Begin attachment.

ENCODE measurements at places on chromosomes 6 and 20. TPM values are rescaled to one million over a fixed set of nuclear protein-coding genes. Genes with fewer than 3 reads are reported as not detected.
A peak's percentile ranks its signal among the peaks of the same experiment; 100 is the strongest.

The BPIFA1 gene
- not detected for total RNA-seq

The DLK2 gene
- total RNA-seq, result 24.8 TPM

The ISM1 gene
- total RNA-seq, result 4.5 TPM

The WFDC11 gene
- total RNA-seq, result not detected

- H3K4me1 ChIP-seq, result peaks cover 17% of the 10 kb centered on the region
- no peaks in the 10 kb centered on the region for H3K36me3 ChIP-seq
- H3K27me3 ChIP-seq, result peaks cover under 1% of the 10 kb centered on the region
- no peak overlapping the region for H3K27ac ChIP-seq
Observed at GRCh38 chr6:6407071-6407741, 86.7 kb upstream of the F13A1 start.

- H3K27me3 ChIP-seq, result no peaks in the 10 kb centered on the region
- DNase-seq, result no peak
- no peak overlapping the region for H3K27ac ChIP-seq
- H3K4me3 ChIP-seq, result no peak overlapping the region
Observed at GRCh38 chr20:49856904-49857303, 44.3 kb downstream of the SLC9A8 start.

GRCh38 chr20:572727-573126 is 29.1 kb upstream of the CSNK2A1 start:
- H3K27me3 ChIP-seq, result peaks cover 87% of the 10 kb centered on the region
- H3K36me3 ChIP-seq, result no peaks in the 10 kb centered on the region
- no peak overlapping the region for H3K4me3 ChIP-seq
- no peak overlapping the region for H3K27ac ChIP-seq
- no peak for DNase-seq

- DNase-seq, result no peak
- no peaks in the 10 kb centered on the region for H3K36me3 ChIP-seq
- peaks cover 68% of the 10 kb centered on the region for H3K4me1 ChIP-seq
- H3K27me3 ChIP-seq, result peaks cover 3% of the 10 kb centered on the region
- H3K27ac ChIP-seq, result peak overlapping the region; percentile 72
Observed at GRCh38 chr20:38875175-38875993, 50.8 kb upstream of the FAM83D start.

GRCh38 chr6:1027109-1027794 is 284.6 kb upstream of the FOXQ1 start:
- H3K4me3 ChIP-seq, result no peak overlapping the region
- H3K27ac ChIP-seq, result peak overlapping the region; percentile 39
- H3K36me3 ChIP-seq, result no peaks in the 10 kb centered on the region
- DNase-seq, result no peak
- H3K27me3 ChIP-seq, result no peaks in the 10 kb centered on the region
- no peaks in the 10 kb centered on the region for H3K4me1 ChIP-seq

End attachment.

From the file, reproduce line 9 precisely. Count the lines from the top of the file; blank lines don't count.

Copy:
The WFDC11 gene